Francis ‘Tanky’ Smith was a detective in Leicester’s newly created police force in 1836 where he acquired a reputation as a master of disguise able to infiltrate the town’s criminal gangs. After his retirement from the force in 1864 he became the city’s first private detective. His fortune was made when he was hired to find James Beaumont Winstanley, the High Sheriff of Leicestershire, who had gone missing on a European tour. Smith tracked Winstanley to Koblenz where his body was found in the River Moselle.
Smith used some of his fee to build Victoria Terrace on London Road, employing his son James Francis Smith as architect. The building became known as Top Hat Terrace as it was adorned with carved heads representing Smith in some of his many disguises.
The nickname ‘Tanky’ is said to refer to his habit of tapping or ‘tanking’ disorderly people over the head with his stick.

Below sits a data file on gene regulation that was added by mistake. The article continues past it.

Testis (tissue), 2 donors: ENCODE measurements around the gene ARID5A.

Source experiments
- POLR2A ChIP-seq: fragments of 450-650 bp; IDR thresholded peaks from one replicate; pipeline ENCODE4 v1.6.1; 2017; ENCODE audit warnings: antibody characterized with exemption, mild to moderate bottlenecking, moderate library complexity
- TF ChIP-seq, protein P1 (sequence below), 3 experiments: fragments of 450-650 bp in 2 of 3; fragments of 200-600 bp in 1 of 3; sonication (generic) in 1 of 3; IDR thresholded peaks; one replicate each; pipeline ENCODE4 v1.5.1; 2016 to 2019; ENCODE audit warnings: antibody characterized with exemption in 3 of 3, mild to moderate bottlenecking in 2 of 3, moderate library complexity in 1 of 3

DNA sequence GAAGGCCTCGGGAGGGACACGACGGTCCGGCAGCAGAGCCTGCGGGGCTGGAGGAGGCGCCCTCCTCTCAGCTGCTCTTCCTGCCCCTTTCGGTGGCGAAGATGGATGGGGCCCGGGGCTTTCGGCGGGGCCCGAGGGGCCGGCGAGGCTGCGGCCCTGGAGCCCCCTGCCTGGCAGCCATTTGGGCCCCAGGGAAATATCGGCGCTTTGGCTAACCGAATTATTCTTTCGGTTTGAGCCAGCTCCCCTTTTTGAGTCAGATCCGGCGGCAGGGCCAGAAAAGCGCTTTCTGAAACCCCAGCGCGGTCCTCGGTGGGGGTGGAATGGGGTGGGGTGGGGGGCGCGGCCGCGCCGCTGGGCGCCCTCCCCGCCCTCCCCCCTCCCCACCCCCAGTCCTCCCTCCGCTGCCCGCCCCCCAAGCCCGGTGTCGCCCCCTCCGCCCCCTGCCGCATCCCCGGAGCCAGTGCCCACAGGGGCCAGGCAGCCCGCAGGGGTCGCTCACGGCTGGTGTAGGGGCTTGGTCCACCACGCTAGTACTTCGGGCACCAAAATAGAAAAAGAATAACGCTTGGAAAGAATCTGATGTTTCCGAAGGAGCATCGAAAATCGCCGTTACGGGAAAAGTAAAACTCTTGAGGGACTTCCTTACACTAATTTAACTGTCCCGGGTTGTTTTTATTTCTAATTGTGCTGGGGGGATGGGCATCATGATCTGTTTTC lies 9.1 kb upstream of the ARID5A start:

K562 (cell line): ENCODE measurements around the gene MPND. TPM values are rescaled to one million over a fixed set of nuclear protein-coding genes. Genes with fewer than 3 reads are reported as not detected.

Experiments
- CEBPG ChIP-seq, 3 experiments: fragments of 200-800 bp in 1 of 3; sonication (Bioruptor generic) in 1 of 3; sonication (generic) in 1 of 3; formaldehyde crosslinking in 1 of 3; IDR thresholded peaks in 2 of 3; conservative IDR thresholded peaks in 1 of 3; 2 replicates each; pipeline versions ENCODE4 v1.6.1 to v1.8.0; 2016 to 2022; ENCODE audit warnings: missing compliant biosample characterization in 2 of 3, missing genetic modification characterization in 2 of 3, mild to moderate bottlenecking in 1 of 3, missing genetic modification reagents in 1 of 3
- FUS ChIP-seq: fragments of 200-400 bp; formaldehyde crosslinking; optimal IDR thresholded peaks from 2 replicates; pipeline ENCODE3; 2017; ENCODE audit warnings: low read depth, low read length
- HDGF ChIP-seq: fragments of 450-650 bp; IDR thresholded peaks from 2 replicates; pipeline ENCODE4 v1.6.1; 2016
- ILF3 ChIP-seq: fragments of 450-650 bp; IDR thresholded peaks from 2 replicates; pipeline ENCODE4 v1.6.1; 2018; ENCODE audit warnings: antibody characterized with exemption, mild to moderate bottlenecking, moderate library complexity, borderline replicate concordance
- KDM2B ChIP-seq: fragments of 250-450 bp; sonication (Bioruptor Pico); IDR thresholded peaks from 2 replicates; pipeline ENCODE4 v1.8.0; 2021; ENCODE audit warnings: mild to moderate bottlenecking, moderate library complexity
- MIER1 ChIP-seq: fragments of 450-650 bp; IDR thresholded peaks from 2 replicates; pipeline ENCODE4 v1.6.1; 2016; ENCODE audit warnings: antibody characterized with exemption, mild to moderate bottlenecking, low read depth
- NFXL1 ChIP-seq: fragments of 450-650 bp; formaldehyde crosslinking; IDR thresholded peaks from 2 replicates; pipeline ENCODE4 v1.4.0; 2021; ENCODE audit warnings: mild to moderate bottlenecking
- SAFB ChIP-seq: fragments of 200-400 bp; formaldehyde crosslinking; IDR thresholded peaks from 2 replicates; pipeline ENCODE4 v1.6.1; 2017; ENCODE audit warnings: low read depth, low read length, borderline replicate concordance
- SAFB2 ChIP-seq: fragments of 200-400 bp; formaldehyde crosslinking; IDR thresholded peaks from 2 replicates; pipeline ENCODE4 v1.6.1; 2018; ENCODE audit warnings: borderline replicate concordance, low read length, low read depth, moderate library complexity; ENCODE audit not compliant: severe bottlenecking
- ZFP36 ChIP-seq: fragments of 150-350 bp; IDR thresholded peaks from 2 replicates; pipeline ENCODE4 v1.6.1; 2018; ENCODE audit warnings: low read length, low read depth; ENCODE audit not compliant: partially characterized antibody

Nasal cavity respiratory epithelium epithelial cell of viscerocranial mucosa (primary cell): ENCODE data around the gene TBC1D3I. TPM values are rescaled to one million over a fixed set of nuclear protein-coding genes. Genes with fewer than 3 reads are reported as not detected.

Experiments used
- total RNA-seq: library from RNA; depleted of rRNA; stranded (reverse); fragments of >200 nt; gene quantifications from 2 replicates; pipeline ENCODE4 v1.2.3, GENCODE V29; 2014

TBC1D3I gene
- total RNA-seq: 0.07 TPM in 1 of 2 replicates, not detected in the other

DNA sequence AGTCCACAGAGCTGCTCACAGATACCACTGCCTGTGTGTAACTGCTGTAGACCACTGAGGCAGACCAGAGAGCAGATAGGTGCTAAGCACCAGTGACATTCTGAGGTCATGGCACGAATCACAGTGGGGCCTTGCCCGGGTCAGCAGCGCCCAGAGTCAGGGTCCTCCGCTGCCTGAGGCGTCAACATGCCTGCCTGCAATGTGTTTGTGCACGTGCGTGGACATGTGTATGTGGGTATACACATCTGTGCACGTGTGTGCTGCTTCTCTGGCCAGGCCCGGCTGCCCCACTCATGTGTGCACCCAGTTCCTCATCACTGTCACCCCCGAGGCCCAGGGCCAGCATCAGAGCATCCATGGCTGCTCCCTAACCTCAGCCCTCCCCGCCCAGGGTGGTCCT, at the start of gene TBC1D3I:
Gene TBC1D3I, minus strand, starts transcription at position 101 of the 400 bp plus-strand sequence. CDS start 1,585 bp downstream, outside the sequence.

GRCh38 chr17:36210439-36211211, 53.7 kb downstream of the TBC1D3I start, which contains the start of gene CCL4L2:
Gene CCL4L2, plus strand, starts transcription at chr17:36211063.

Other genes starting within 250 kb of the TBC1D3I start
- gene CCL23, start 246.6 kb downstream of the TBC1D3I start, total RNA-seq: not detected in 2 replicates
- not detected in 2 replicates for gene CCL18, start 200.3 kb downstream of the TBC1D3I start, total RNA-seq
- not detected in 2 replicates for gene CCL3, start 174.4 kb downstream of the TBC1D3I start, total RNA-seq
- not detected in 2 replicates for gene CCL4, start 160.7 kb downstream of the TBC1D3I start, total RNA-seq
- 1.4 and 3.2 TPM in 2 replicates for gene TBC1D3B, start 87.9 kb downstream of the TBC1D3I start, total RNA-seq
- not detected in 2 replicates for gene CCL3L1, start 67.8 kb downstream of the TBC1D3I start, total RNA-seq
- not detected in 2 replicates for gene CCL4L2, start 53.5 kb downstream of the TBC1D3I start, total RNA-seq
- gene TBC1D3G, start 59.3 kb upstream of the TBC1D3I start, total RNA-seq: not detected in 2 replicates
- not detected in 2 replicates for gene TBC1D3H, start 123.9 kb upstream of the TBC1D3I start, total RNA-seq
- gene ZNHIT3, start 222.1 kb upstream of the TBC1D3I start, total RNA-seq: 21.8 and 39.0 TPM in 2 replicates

Smith seems such an eccentric character. I can imagine him as the hero of a series of Victorian who-dun-its, donning a new disguise each time to solve some dastardly crime.
|The many faces of Francis ‘Tanky’ Smith, master of disguise. The heads are painted stone and the sculptor is unknown.|
|The frontage of Top Hat Terrace has been greatly altered over the years. An early photograph of the building shows a terrace of four houses with front gardens. Although not listed, the building is well maintained.|